Starlink, the ambitious 100 percent global internet coverage business by tech entrepreneur Elon Musk, has become one step closer to reality after successfully launching 60 new broadband satellites into orbit this week, raising concerns that the project’s possible capabilities have the potential to disrupt Cambodia’s future internet plans.
According to Starlink, an offshoot of Musk’s main space exploration business, SpaceX, the company plans to deliver high-speed internet access across the globe to provide the “essential” service to potentially billions of people who currently have no access to the internet.
“With performance that far surpasses that of traditional satellite internet and a global network unbounded by ground infrastructure limitations, Starlink will deliver high-speed broadband internet to locations where access has been unreliable, expensive or completely unavailable,” the company stated.
Current plans are to target the service in North America this year then rapidly expand it to near-global coverage of the populated world by 2021.
Such a project – if successfully implemented – could have a major impact for both the Cambodian government and the Kingdom’s private telecommunication organisations that are currently investing large amounts in “on-ground” infrastructure to facilitate the upcoming 5G launch, slated for release later this year.
Khmer Times spoke to Im Vutha, spokesperson for Cambodia’s Telecommunication Regulator of Cambodia (TRC) and asked the regulator whether Starlink’s project could affect Cambodia’s future internet plans. However, he was advised that further information would be required before any determinations could be made on the effects on the local industry.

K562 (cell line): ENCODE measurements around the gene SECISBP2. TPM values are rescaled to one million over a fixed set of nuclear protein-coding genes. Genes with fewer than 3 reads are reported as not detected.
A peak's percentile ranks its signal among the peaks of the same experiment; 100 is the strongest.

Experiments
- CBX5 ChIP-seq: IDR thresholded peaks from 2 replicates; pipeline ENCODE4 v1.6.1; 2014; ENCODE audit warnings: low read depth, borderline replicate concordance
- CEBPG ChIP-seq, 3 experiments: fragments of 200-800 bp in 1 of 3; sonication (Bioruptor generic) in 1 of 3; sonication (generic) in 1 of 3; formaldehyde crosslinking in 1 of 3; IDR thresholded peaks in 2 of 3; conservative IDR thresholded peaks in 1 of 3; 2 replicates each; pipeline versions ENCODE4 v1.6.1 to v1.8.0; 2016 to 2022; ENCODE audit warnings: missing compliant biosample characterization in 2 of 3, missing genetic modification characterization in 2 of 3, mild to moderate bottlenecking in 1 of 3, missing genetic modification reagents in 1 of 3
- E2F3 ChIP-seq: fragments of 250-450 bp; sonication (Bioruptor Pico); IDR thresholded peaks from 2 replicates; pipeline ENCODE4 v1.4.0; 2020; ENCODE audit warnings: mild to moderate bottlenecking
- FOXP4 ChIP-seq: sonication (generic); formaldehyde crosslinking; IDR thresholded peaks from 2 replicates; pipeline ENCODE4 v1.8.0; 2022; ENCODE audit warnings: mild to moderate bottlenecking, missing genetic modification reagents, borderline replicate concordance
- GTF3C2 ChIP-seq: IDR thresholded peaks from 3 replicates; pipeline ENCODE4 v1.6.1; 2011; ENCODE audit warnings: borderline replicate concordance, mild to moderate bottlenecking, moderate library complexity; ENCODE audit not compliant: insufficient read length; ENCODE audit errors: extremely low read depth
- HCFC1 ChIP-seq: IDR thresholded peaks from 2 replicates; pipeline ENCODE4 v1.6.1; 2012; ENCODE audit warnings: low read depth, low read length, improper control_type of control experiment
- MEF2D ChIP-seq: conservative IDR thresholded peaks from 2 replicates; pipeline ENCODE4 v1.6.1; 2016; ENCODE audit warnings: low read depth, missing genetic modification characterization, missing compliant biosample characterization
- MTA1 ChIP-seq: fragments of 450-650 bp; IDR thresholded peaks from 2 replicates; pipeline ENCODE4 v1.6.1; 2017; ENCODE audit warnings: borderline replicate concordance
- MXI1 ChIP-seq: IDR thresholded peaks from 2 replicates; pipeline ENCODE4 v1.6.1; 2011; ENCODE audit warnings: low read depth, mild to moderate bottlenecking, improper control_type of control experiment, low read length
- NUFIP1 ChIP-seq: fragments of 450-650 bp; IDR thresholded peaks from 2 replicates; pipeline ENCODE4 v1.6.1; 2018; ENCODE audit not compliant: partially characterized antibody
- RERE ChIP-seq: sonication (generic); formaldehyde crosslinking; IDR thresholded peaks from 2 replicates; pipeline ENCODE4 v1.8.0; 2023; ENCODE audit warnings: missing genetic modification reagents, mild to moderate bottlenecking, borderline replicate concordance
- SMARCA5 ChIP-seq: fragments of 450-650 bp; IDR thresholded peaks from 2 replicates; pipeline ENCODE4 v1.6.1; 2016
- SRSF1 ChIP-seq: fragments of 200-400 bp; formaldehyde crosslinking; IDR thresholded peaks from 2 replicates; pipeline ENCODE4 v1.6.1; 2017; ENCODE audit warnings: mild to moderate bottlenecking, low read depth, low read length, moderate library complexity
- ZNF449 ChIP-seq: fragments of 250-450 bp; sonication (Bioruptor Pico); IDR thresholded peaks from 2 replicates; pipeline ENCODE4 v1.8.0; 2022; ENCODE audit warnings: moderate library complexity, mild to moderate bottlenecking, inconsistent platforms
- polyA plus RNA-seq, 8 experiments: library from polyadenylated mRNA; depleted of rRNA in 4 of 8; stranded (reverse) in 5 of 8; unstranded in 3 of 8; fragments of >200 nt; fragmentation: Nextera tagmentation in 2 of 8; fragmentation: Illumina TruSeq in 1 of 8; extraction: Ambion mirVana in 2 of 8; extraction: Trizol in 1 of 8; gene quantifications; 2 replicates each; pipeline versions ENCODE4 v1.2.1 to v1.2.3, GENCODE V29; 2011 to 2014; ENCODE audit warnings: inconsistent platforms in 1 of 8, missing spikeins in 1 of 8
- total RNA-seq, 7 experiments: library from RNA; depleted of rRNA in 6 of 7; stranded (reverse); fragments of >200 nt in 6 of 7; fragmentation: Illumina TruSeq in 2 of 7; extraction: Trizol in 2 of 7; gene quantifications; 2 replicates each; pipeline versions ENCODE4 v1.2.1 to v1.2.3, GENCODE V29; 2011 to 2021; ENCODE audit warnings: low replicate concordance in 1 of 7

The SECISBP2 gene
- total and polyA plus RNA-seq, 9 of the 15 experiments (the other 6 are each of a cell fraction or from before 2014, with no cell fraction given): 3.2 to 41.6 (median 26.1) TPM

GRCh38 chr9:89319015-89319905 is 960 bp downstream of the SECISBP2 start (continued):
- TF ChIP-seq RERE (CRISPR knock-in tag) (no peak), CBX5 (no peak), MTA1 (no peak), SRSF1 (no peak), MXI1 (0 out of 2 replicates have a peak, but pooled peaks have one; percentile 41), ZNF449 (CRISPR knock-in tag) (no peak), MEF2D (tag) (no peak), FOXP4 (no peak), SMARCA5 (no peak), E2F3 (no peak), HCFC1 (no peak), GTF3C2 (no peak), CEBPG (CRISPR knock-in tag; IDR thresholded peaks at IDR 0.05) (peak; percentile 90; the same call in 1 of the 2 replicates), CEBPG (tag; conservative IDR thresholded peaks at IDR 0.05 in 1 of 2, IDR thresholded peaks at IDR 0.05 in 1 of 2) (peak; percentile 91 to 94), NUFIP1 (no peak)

Current 5G infrastructure being implemented is being touted to allow Cambodia to join the Fourth Industrial Revolution (Industry 4.0) and is considered essential to the country’s successful future digital economy.
However, plans are still limited to only serve major city centres such as Phnom Penh, Sihanoukville, Siem Reap, Battambang, Bavet, Poipet along with major roads. With the remaining small towns and provinces to rely on a mixture of “very fast 4G network tied to 5G in key cities and key areas where applicable”.
Because industry insiders have agreed the only economical way to completely cover Cambodia is via satellites – not “on-ground” infrastructure – Cambodia has been rumoured to be planning to launch its own satellite programme.
With discussions since 2011, by the Royal Blue Skies Co – a subsidiary of the Royal Group – and commissioned by the Defence Ministry to launch a satellite to deliver TV and internet services to the Kingdom and other Asean countries.
In December 2017, Prime Minister Hun Sen proposed that the Royal Group partner with other companies make the Kingdom’s satellite dream a reality. He said that Cambodia should have its own satellite to make high-speed broadband available to all.
Mr Hun Sen said there needed to be more development in the country’s telecommunication infrastructure, especially in satellite-delivered internet and internet-delivered through submarine communications cables.
The TRC has previously said that the Kingdom’s plan to launch its first satellite is still being studied after the Defence Ministry denied media reports that it will be sent into space in 2021.
This article was first published in Khmer Times. All contents and images are copyright to their respective owners and sources.